The two-wheeled carry-on is an indispensable piece of luggage for the frequent traveler. But for all its ubiquity, and despite how sleek and modern many of them look, they all have the same weaknesses in functionality. Tiny wheels and awkward weight distribution makes your typical carry-on difficult to maneuver on any surface less smooth than a gleaming airport floor. Business travelers usually have to pack an additional bag, rather than take the risk of colleagues spotting their dirty underwear and extra sweater when they pull out a laptop or portfolio. And now that nearly every traveller carries multiple electronic devices, carry-on bags needed new and inventive ways to store, access and charge them.
G-RO founder Netta Shalgi and co-founder Ken Hertz realized that fiddling with the bag’s window dressing was not going to solve the carry-on’s design flaws. Rather, they needed a radical overhaul. “We looked at long-term plans, not just gimmicks for the next big thing,” Shalgi said in a phone interview with CH. “We came to the conclusion that we have to address the entire concept of traveling bags in a different way.”
The result is a bag that looks—and more importantly, functions—differently from any other. The most obvious difference is the G-RO’s large, axel-less wheels. “We already know that large wheels are more durable and attack the terrain better,” Shalgi said. “If we look at children’s strollers, cars or bikes, we know that every other industry has already understood and adopted the large wheel concept.”
Shalgi’s team developed their own patented wheels out of high-end polymers normally used for firearms and aviation. Mounted on the sides of the bag, the all-terrain wheels take up no additional interior space, strengthen the sides of the bag, and move the bag’s center of gravity closer to the center of the wheels, which makes the bag feel lighter. The second difference is the bag’s internal organization. The bag has a separate compartment for electronics, such as a tablet and laptop, which eliminates the need for a second business bag. A small pocket specifically for carry-on liquids keeps those separated and easy to access during security procedures.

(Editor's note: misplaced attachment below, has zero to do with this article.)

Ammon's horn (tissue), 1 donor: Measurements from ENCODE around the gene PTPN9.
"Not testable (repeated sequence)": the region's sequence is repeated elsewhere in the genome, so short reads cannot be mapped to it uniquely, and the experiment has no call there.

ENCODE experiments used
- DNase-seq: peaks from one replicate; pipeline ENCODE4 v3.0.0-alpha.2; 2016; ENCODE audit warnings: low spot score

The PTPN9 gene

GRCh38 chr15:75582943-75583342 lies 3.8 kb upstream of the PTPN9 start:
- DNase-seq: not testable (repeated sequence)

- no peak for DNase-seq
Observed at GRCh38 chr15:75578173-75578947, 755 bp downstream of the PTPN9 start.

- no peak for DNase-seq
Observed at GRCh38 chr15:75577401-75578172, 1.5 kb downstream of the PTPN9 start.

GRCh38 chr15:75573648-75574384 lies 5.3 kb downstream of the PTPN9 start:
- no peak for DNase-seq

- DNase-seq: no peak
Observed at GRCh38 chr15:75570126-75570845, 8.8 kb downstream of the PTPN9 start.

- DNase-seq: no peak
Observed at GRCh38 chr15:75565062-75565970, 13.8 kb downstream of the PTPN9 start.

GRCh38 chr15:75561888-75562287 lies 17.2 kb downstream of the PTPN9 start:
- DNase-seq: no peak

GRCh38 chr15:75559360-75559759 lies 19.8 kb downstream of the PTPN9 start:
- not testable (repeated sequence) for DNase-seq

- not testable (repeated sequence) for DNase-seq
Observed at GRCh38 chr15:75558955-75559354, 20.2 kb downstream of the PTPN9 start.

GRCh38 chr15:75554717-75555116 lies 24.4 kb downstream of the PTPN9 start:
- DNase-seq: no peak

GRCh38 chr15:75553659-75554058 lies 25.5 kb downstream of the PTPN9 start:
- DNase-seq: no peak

A third difference is the bag’s electronics module, a development which, while not exclusive to the G-RO bag, displays Shalgi’s foresight. “We’re not pioneers on this,” said Shalgi, “but the evolution of batteries is so frequent. If someone won’t need their module, they can buy their bag without it.” The optional electronic module includes a location tracker, a wireless proximity detector, USB ports, and a battery strong enough to charge an iPhone ten times over. The bag also has a built-in stand for tablets and phones. “For each model, we have a charging station on the top panel, close to the carrying handle. There’s a built-in stand to make sure the phone doesn’t fall and break on the floor,” Shalgi said. The module is also removable so that it can be replaced as the technology updates.
And finally, Shalgi’s team went to great lengths to ensure the bag would remain at an affordable price point, sourcing materials, developing a simple assembly process and locating factories that would be able to manufacture their patented bearings for a reasonable cost. “We wanted the bag to be for everyone, for flight attendants, for students,” Shalgi said. “Students tend to live on the cheaper side of the scale.”
All these changes address the needs of a new kind of traveller, a demographic with multiple categories that G-RO discovered was being largely ignored by the bag industry as it stands. The new breed of frequent travelers includes not only women and especially professional women, who, with their different clothes and different packing styles, required more adaptable internal organization, but older travelers who don’t have the physical ability to sling a stylish, waxed-canvas duffel over their shoulders.
G-RO turned to crowdfunding rather than the traditional investment route in order to better gauge market interest. “If [Kickstarter] works, we can invest the money in toolings [for the patented wheel design] and start to make them, instead of the traditional way of putting a lot of money in toolings, make stock, ship stock, pay for storage and agents, and then hope we’ll be able to sell everything,” Shalgi said.